Eyes – The turkey should have wide open, clean, alert eyes. They should be clear and free of discharge. Cloudy, watery, dry, swollen, or crusty eyes could indicate illness or injury. Their pupils should be round, be about the same size, and react properly to bright light (get smaller and then return to normal). A cloudy eye could be a cataract or the result of an infection. Turkeys have a third eyelid (also known as the nictitating membranea thin membrane found in many vertebrates at the inner angle or beneath the lower lid of the eye and capable of extending across the eyeball). It should be cloudy white and retract when stimulated, rather than red, swollen, or non-retractable. You should have your veterinarian evaluate any eye abnormalities as soon as possible.
Sinuses – Check the area around the eyes and in front of the eyes for any swelling.
Beak – Their beak should be smooth and free of cracks. However, turkeys may arrive missing a portion of their upper (and possibly lower) beak due to the cruel practice of debeaking. In individuals who have full beaks, check the length of the top beak. If it begins to grow much longer than their lower beak, you may need to trim or file it down. If the upper beak is allowed to grow too much, it can interfere with eating, pecking, and preening. Check the alignment of their upper mandible (top part of their beak). If the top and bottom beak go in different directions, this may be a common congenital issue known as cross beak (or scissor beak). Turkeys with a crossed beak may need to be offered softer foods, such as soaked pellets, in a wide shallow bowl, because dry pellets and crumble can be difficult for them to eat. They also tend to need their beaks trimmed regularly, and, depending on the severity, may need either or both their upper and lower beak trimmed. If the beak’s alignment is suddenly different, contact your veterinarian for guidance.
Nareseither of the pair of openings of the nose or nasal cavity – There shouldn’t be any discharge or crustiness in their nares. If the nares appear clogged at all, you can use a moistened cotton-tipped applicator or a pair of tweezers to gently remove any obstruction. Their breathing should not be labored, loud, wheezy, rattly, whistling, or squeaky.
It’s completely normal for their mouth’s roof and upper mandible to have a split in it. This is the choanal slit, and it should be free of obstruction and discharge. Their breath shouldn’t have an overly strong odor – a sour smell could be a sign of sour crop. At the center of the back of their throat, you will see the opening to the trachea (windpipe) and depending on the lighting and the angle from which you are looking, you may also be able to see partially down their trachea. If you have a concern about the trachea, in addition to consulting with your veterinarian, you can hold a light against a turkey’s neck while looking down their throat. The light will illuminate their trachea, allowing you to see more clearly for any signs of obstruction, gapeworms, lesions, or other concerns.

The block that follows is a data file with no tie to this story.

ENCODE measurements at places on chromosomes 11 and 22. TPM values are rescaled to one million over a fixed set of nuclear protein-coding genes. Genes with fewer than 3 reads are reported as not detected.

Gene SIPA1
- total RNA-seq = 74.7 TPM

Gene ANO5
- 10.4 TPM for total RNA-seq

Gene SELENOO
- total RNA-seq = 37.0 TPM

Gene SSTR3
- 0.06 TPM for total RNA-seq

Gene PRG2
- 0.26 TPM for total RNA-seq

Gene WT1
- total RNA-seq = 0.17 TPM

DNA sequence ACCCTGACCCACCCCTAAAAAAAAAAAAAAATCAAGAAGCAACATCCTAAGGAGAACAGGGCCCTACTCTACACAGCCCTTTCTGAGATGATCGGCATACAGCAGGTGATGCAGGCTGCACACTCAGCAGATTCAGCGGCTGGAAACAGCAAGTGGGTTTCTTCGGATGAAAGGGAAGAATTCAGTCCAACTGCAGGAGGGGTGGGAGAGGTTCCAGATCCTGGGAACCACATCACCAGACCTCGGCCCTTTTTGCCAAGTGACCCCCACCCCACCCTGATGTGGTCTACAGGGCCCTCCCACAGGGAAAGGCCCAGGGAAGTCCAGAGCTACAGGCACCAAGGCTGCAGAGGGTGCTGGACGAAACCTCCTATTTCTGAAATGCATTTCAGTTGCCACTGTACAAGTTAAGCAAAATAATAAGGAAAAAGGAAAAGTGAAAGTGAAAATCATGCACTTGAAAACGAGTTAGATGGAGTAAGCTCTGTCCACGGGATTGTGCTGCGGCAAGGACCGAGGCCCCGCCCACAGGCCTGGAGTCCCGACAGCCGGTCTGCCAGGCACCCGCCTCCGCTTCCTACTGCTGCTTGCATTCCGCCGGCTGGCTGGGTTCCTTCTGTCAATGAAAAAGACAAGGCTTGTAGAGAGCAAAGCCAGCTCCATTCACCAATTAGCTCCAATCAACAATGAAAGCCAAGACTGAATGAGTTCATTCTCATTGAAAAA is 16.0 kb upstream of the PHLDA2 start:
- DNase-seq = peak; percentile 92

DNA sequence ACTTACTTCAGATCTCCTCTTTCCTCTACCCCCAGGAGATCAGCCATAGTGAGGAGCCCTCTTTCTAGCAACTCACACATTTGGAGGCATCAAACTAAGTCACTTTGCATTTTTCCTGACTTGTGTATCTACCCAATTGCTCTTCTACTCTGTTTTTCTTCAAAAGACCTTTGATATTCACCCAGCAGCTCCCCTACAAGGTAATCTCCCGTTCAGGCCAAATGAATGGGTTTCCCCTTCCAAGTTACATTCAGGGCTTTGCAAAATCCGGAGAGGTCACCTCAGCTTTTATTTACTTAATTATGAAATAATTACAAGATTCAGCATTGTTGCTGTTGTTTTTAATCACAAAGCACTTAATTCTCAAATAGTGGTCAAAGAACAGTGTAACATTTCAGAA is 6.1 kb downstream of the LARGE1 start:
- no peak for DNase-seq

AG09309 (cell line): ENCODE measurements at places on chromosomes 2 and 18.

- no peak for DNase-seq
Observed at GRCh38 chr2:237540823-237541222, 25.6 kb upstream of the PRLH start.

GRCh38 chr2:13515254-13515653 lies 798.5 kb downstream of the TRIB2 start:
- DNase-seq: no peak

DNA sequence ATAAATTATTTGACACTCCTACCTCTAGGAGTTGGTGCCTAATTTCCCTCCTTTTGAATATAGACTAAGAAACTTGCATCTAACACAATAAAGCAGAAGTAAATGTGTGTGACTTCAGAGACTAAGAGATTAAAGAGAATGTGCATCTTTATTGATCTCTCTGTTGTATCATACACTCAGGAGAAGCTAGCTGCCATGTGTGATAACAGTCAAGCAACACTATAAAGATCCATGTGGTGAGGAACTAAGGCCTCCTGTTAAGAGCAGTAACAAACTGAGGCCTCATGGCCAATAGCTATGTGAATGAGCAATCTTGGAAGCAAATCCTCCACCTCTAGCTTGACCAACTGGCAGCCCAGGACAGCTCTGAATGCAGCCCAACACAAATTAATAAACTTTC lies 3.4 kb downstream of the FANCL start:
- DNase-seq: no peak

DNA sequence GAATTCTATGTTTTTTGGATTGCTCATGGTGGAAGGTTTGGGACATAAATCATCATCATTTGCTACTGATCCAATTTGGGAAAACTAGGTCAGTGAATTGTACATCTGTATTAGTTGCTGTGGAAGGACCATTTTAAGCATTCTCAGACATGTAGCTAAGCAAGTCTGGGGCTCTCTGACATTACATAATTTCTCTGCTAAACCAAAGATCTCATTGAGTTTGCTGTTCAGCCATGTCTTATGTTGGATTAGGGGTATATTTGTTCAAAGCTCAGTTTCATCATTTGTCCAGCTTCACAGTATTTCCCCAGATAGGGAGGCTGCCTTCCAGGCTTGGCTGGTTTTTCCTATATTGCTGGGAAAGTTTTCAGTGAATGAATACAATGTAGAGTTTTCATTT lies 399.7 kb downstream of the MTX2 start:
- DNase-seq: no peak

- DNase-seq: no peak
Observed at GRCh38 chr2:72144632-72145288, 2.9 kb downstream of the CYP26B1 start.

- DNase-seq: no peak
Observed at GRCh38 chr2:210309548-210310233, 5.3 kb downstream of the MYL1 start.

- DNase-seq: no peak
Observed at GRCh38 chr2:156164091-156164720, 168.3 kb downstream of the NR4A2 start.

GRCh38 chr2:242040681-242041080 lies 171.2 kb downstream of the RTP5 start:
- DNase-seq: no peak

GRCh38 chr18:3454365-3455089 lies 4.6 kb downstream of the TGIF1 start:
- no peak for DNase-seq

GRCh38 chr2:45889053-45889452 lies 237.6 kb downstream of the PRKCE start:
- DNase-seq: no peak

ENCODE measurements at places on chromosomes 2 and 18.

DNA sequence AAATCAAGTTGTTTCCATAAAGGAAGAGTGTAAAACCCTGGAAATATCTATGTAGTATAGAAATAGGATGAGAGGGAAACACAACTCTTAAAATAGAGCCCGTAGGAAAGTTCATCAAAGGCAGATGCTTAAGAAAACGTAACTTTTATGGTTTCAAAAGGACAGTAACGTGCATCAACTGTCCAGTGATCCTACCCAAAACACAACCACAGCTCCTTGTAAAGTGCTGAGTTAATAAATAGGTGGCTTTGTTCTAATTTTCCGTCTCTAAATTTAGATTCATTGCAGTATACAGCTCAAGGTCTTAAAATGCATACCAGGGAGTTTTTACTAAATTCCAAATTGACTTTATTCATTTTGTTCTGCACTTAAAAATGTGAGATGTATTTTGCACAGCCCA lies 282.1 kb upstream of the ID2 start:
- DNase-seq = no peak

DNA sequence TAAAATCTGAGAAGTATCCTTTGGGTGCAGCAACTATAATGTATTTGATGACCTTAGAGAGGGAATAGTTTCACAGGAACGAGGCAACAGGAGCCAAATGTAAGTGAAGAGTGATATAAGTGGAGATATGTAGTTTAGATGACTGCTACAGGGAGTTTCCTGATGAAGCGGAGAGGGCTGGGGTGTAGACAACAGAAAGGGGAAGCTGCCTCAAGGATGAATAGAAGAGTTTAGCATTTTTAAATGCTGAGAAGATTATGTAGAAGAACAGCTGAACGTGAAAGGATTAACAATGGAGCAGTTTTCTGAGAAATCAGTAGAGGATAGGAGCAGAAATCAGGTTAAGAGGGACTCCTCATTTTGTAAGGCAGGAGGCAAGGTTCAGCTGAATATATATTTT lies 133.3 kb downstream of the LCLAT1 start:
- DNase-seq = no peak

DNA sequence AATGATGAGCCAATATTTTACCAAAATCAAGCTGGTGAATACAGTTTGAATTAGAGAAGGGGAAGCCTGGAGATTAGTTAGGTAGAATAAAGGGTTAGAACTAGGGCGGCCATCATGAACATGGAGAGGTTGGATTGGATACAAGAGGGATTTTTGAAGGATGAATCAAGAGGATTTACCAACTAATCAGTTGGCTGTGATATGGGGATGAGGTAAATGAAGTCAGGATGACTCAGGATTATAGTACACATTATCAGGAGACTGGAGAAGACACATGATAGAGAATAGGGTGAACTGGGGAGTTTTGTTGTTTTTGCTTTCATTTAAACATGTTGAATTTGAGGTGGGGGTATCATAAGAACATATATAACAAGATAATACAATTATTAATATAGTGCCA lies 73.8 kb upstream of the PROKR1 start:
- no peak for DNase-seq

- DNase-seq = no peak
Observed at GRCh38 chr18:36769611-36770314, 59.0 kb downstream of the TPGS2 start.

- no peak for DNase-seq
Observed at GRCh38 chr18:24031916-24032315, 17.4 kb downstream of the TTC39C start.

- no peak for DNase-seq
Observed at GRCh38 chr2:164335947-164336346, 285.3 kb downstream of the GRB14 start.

Part the turkey’s feathers around their body, being mindful of any pin feathers (new feathers), as these emerging feathers are very sensitive to handling and can be damaged easily. Feathers can hide skin illnesses and injuries. This is the time to ensure you are checking and feeling every area of the individual’s body, not just those highlighted above. This thorough portion of the exam is critical to ensure that nothing that can be addressed early is missed. Their skin should be soft, pale pink, and translucent. Look for areas of abnormal discoloration, scabbing, swelling, and any signs of injury. Look carefully for signs of external parasites, including clumps of eggs or irritated, scabby skin.
To weigh turkey residents, it can be helpful to use a scale intended for “dynamic weighing” or “weighing in motion,” as these scales will calculate the average weight for an animal moving around on the scale rather than oscillating indefinitely. Make sure the turkey has adequate traction on the scale (a bath mat or rubber bowl can be used to provide traction) and keep your hands near them to prevent them from slipping or jumping off the scale, which could result in injury. We recommend weighing turkeys in a standing or sitting position rather than placing them on their side. We never recommend placing a turkey on their back.
In addition to weighing each individual, you should also pay close attention to their body condition to determine if they are at a healthy weight. A prominent keel is a sign an individual is underweight. In an individual who is overweight, the keel may be difficult to find and the individual may stand with splayed legs.
When in doubt, grab a fecal sample and connect with your veterinarian.
To read more about considering alternative living arrangements in response to a health condition, check out our resource here.
Though it may seem like an overwhelming amount of factors to be aware of, once you’ve gotten to know a turkey and what good turkey health looks like, you’ll be an excellent turkey health ally in no time!
Writing It All Down
As you may know, regular documentation is a critical part of responsible sanctuary animal care. In order to maximize the value of your turkey health examinations, we’ve developed a free printable turkey health exam form for sanctuaries and rescues!
Physical Examination Of Backyard Poultry | Merck Veterinary Manual